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Painting and Process

 

Nascence, (Coming Into Being), Acrylic on Canvas, 22" x 30", © 2015, Pamela Atkinson, Pam Atkinson, pamelaatkinson.net, pamelaatkinsonart.com, Painting, Watercolor, Acrylic, Art Workshops and Classes, Riverside CA, Southern CA, Visual Artist, Children's Art Classes, Art Camps

Pamela Atkinson, “Nascence, (Coming Into Being)”, Acrylic on Canvas, 22″ x 30″, © 2015

I’ve been known to find artwork from a few years ago and not remember making it. Looking at it, I wonder why I didn’t value it more. Could the answer be that I wasn’t ready to accept the direction it was taking my work? Was I so involved with my current thoughts that I didn’t want  the distraction of a new concept?

Making a painting is like going on a long trip; what you discover along the way can surprise and delight, and sometimes dismay, but it’s always exciting, and in the end it’s worth all the effort and that’s why I paint.

I’ve read many books that say you need to plan the composition and value placement so that your work looks cohesive, and as a teacher I believe this. But if I follow this advise it leads to stale looking work; stiff and lifeless. I’ve planned paintings in this way and the work was successful but the painter was bored! Where were the surprises and what about the mystery? The adventurous way, and my preferred way of working, is to see where the process takes me. It’s my belief, that since my paintings come from my thoughts there is a built-in harmony between my various artworks. But I know that to pull this off you need good solid knowledge of art making techniques and time spent experimenting with different materials. Art history is crucial, it teaches you to appreciate what you’re seeing and the people who have come before you. Without all of this you are flailing around with a paintbrush in your hand.

I hope you enjoy my newest painting (above) and that it speaks clearly to all who patiently look. It represents energy in it’s raw form becoming something beautiful and strong. It takes determination and patience to create a painting but the final work is well worth the journey.

I’m always curious about other artist’s creative processes. Please write a comment about your artwork and include a link to your site!

Studio Space

I enjoy reading Hyperallergic’s A View from the Easel. Artists send in images of their studios along with a written description. I like the messy spaces the best.  They make me wonder what’s going on under all the stuff, and I’m envious of the people who have a huge space in which to spread out. It got me to thinking about own my workspace, which I love but have never called a studio. It holds my easel, a large work table with space for my paints, computer, and stacks of miscellaneous items from my current projects, a bookcase, and a smaller table for my watercolors. I share the space with our dog Louie and his toys. The space in front of my easel is his favorite daytime location.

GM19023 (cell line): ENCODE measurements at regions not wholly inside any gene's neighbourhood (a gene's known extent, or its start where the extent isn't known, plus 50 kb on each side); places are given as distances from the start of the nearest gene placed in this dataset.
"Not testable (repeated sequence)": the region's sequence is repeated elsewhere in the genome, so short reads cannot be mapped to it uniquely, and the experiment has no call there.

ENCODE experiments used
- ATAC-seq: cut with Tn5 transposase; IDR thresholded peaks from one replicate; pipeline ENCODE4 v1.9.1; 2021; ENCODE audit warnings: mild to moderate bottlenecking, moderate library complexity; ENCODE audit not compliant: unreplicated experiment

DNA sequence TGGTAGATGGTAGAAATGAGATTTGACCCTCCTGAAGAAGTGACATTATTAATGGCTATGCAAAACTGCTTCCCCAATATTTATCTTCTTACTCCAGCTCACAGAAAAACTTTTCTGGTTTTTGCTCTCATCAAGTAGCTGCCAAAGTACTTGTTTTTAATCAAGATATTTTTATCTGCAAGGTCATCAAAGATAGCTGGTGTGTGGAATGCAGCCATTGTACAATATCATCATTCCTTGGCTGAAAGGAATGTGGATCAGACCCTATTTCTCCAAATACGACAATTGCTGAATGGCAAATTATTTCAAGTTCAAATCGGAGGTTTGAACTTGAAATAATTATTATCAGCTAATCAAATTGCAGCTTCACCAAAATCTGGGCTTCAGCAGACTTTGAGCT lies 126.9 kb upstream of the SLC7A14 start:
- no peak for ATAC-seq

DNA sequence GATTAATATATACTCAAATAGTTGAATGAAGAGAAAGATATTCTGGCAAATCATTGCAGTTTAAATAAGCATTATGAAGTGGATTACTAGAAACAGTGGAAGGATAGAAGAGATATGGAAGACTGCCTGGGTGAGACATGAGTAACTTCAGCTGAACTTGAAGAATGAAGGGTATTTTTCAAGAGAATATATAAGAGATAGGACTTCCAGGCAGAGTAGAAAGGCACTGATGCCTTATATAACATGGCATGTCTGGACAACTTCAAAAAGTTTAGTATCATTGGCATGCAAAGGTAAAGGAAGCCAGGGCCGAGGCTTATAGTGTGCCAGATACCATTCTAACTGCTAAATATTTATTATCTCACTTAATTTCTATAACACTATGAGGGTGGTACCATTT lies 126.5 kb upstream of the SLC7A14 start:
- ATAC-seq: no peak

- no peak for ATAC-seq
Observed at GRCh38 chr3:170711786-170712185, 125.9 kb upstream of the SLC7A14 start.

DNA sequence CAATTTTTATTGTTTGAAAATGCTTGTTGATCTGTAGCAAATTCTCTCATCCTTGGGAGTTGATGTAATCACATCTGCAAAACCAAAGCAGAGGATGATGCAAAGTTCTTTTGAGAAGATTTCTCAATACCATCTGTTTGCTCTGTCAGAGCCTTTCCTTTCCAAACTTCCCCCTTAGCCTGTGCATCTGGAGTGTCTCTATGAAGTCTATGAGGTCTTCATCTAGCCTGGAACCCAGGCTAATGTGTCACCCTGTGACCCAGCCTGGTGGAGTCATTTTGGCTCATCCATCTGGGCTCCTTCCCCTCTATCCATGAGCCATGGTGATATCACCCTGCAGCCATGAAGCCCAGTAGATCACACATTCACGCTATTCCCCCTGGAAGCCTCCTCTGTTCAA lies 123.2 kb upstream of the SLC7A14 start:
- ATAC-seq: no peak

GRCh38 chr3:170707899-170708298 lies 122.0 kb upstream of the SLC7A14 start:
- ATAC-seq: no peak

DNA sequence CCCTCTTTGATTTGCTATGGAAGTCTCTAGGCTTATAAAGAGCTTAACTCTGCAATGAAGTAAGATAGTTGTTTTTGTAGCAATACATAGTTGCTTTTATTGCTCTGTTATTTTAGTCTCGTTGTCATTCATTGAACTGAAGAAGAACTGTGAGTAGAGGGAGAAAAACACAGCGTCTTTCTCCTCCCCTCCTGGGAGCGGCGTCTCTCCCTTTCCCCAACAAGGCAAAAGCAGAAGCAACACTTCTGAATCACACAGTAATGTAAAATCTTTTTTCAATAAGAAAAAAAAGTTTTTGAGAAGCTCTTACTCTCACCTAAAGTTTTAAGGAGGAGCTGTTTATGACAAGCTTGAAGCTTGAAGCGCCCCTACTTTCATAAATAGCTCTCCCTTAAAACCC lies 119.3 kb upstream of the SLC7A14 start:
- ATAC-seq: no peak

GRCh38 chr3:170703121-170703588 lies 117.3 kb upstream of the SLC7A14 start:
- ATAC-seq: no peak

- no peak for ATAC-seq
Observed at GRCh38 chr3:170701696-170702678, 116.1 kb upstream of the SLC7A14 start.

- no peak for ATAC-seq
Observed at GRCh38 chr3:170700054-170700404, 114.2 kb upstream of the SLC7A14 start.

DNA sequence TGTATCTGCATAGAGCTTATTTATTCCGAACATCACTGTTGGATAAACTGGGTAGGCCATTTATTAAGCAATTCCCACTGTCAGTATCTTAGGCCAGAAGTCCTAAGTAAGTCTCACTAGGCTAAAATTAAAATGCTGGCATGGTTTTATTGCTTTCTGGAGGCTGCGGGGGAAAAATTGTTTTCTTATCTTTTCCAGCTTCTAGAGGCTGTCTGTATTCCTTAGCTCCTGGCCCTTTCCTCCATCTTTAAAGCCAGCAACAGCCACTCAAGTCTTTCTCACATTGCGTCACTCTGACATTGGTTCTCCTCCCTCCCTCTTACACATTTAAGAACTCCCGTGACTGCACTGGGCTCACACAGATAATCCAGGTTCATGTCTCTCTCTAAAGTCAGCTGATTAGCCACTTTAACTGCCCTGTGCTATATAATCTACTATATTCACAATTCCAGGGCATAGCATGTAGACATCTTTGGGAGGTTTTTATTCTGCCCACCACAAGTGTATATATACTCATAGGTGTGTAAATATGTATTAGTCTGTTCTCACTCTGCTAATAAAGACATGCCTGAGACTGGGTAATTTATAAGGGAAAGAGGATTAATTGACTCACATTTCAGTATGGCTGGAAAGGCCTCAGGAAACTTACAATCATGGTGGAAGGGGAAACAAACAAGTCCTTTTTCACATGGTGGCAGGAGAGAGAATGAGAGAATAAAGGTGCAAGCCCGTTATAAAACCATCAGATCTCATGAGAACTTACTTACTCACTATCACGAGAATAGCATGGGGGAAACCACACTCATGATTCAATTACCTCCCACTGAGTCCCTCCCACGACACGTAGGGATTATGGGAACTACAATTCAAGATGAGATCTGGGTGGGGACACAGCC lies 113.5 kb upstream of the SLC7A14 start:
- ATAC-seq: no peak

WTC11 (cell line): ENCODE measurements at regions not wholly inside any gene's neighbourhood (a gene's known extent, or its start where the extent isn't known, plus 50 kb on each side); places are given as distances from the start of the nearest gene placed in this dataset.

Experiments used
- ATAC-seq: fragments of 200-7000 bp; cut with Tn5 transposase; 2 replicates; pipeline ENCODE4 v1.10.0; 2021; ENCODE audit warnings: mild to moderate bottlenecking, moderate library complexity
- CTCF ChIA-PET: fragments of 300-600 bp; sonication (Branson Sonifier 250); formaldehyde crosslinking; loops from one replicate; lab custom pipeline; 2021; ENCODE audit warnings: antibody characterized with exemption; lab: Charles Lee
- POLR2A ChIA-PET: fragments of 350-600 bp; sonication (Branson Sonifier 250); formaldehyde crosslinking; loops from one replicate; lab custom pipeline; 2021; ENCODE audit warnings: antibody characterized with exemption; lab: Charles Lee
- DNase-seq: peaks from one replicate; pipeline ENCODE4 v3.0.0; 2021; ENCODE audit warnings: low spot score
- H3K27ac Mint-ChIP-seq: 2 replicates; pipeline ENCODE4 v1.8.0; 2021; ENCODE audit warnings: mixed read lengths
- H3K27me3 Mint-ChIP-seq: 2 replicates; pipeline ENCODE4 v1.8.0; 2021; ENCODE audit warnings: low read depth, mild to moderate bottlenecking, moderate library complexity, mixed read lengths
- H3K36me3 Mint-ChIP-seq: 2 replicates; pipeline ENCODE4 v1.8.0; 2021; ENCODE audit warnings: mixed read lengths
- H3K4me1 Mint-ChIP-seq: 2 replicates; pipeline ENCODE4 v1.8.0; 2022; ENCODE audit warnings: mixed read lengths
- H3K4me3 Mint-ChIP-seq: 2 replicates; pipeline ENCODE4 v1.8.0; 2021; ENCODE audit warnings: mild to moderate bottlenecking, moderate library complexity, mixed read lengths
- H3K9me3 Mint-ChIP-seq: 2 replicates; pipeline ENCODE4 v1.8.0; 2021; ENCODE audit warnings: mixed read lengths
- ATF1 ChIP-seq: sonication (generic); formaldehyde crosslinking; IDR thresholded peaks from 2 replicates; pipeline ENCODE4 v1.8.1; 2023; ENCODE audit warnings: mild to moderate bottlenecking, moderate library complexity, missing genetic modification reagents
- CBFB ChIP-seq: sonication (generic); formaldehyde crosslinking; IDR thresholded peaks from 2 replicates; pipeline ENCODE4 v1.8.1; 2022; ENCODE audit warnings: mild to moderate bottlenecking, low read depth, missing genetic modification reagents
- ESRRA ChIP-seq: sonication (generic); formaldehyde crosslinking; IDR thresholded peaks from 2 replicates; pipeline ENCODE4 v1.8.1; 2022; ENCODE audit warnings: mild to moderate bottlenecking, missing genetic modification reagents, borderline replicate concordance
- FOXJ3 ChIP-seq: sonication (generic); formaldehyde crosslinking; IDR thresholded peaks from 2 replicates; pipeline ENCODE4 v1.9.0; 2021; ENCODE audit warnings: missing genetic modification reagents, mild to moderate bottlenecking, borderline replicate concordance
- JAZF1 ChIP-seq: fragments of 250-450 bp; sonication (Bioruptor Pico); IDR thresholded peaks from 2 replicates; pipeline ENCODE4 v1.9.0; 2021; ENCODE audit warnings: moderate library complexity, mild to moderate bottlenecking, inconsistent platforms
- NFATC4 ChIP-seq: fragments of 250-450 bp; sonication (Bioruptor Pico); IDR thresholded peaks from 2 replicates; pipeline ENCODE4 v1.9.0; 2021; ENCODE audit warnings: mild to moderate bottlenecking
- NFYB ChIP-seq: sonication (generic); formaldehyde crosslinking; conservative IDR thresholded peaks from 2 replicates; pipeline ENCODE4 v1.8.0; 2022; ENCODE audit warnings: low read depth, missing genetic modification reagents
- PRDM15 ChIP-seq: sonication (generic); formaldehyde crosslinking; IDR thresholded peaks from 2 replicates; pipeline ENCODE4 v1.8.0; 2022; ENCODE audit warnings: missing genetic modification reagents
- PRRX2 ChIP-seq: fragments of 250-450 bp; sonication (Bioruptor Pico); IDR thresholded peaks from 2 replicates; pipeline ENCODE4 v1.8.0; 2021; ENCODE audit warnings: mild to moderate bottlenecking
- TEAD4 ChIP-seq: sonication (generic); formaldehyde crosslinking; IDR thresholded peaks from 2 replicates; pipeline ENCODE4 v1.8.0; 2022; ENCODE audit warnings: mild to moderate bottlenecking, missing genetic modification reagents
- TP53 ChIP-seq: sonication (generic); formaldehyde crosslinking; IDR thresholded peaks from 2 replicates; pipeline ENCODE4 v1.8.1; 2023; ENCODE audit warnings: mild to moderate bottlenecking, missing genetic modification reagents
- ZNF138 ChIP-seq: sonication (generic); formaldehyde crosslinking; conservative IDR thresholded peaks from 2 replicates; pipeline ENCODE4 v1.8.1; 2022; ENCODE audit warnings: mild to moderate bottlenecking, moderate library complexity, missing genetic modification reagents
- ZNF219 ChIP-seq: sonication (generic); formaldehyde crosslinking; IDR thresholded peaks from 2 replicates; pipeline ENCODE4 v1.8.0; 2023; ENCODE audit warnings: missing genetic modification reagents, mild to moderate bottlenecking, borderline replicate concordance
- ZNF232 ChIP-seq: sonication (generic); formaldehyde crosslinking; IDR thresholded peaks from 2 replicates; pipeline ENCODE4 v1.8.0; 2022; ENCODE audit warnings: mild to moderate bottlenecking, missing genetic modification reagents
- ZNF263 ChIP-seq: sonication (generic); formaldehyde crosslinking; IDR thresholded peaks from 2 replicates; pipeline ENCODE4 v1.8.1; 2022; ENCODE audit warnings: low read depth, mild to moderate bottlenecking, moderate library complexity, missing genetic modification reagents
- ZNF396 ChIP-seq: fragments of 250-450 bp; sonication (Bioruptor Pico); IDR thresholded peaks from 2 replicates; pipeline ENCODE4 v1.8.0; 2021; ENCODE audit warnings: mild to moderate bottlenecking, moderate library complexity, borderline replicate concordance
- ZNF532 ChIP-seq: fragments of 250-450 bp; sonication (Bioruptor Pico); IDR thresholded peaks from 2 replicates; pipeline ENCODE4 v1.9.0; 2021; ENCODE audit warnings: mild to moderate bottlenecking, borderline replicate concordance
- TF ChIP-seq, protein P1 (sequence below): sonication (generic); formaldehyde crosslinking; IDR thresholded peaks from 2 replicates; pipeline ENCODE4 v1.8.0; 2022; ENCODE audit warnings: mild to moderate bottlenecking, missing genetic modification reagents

Louie sharing his space with Floating, acrylic painting on canvas, 30″ x 40″, ©2015

Louie sharing his space with “Floating”, acrylic painting on canvas, 30″ x 40″, ©2015, Pamela Atkinson

It’s a sunny space.  I’m grateful for the floor to ceiling windows, except in the summer when it gets too hot. From early morning the light filters into the room and illuminates my easel. I’m addicted to the light and all the shifts and changes it makes throughout the day. I used to paint through the night under bulbs balanced for daylight,  I still use them to work on my watercolors, but for my larger paintings there is nothing like sunshine. The light helps to define the colors and show off the many layers of pigment I use to create the forms. In return, when the light begins to dim the mood of the painting shifts and the colors take on a mysterious glow.

I’ve always liked working at home. I get feedback from a very knowledgable man and our dog keeps me from taking my painting too seriously. Where do you do your best work?  I’d love to hear, please leave your comments.  

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